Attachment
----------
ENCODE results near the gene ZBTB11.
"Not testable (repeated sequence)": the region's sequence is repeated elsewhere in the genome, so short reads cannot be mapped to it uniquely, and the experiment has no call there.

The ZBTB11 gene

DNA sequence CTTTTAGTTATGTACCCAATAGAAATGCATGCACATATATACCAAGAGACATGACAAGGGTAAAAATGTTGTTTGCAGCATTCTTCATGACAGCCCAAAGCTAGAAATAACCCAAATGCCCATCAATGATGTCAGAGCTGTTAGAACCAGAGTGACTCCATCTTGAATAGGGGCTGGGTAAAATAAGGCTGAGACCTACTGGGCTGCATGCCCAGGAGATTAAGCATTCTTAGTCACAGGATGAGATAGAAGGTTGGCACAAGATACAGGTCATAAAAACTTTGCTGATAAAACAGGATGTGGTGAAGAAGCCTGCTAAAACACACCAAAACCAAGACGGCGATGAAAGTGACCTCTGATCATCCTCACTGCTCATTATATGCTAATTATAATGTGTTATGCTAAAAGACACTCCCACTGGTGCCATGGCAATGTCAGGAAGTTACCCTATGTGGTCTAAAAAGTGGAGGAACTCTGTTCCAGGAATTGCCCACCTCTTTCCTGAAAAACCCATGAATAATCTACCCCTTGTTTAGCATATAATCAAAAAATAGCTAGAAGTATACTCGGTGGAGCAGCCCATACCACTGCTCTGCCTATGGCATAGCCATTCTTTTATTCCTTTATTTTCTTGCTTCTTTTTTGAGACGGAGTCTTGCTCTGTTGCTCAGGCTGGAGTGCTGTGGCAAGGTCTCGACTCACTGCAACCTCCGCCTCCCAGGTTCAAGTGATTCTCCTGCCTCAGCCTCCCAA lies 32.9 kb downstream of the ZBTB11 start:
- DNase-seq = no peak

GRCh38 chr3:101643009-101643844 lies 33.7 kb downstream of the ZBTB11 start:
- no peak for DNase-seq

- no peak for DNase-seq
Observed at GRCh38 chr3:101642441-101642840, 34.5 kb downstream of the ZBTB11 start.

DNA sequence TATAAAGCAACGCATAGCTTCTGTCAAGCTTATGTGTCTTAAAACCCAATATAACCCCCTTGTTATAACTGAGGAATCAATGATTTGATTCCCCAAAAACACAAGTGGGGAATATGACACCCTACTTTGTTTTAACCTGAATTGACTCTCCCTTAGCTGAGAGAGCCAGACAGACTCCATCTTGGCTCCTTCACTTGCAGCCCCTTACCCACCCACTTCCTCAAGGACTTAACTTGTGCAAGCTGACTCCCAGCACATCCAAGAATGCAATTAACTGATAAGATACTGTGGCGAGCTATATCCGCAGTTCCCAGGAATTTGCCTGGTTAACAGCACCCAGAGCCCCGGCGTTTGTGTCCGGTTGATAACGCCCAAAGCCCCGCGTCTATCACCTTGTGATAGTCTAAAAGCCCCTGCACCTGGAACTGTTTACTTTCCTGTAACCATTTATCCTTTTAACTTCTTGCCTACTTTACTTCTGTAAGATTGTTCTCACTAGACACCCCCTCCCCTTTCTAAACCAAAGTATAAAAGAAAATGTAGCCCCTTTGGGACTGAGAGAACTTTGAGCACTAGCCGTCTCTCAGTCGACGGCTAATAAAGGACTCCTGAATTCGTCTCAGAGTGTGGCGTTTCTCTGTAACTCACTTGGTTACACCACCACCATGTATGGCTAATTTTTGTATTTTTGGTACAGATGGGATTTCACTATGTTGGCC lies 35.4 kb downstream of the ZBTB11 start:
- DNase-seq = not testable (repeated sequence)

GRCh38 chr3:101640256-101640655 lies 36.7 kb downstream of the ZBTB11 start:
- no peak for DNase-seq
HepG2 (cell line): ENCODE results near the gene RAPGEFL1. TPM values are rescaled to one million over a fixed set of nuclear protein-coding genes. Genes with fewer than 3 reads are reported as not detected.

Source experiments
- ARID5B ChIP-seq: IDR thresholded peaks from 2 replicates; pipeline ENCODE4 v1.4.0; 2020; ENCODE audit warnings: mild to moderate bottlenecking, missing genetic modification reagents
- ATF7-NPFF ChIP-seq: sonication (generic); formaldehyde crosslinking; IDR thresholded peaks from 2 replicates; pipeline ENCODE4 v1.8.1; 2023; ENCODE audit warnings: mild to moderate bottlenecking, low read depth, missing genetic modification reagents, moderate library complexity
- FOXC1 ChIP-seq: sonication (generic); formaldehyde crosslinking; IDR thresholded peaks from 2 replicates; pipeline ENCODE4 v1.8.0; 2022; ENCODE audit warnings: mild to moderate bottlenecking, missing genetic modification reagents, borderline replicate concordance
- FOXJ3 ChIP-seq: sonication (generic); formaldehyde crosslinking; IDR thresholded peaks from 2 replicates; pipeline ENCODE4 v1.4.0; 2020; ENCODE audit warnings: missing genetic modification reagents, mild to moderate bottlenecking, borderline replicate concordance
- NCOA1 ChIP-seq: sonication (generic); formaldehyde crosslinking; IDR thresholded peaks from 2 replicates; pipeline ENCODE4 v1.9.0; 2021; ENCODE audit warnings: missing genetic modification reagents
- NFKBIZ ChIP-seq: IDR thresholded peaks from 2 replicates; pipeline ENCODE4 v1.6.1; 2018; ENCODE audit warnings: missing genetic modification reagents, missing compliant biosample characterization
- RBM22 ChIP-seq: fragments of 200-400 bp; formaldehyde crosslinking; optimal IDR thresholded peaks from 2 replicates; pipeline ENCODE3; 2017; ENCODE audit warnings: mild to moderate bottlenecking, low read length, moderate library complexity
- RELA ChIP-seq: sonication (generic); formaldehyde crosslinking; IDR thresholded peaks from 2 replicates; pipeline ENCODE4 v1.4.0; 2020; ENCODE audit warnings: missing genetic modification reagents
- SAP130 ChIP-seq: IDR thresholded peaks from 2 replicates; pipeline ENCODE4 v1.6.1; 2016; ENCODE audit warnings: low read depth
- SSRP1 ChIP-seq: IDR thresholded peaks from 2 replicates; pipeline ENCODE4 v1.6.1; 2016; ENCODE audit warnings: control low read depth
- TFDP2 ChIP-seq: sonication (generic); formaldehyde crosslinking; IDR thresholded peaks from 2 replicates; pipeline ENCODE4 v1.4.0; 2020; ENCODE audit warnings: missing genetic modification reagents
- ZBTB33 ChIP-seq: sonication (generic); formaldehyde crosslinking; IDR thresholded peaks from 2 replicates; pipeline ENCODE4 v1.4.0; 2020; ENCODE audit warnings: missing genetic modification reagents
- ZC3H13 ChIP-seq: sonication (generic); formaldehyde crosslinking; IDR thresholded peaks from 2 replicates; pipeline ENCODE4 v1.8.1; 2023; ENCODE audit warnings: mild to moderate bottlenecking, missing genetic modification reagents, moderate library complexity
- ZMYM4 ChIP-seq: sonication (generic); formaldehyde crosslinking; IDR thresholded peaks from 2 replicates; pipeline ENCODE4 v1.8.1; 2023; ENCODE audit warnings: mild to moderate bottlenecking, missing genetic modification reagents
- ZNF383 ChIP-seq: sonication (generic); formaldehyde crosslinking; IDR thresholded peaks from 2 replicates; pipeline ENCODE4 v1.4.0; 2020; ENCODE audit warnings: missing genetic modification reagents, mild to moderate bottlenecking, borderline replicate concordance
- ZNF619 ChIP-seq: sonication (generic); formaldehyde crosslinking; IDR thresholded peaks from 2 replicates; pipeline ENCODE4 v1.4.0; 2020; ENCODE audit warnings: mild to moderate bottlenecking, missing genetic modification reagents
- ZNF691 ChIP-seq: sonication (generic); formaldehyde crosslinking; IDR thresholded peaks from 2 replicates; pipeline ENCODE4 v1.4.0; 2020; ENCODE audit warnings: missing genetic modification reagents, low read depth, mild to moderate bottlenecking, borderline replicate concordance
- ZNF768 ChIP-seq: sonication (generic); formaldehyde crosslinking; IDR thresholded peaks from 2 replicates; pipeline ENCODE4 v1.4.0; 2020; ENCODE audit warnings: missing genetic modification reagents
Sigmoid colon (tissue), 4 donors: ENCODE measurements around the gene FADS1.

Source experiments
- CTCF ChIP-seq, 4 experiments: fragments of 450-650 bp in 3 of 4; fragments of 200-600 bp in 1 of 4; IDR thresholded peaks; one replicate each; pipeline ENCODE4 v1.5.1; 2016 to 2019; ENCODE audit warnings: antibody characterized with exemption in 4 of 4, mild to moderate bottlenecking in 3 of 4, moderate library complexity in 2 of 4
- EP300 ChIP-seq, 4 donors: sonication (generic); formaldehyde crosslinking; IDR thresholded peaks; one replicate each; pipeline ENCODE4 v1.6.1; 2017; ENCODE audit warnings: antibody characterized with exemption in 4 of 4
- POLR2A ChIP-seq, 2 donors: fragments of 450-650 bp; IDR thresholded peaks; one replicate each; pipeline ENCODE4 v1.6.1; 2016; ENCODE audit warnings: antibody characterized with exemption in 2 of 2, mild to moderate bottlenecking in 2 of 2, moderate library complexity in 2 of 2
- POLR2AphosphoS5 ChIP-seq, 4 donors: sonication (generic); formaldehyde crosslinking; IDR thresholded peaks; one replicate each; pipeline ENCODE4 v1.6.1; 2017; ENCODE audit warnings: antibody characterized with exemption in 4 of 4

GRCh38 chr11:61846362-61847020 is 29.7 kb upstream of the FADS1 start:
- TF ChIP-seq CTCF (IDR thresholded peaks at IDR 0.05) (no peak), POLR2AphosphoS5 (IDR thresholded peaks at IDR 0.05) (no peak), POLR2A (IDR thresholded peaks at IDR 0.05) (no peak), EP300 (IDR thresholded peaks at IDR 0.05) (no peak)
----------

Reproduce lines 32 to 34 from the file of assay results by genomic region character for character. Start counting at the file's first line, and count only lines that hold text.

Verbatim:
- ZNF691 ChIP-seq: sonication (generic); formaldehyde crosslinking; IDR thresholded peaks from 2 replicates; pipeline ENCODE4 v1.4.0; 2020; ENCODE audit warnings: missing genetic modification reagents, low read depth, mild to moderate bottlenecking, borderline replicate concordance
- ZNF768 ChIP-seq: sonication (generic); formaldehyde crosslinking; IDR thresholded peaks from 2 replicates; pipeline ENCODE4 v1.4.0; 2020; ENCODE audit warnings: missing genetic modification reagents
Sigmoid colon (tissue), 4 donors: ENCODE measurements around the gene FADS1.